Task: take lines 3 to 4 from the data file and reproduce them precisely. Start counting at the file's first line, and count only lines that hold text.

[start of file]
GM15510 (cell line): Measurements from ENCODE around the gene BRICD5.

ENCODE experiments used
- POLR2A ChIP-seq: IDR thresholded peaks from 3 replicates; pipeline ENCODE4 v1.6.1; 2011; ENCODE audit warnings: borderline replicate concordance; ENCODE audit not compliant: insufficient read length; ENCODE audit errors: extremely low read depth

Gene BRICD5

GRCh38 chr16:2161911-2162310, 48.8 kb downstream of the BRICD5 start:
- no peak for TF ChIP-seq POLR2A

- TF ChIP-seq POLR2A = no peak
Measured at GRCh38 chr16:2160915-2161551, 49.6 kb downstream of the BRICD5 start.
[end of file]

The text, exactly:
- POLR2A ChIP-seq: IDR thresholded peaks from 3 replicates; pipeline ENCODE4 v1.6.1; 2011; ENCODE audit warnings: borderline replicate concordance; ENCODE audit not compliant: insufficient read length; ENCODE audit errors: extremely low read depth

Gene BRICD5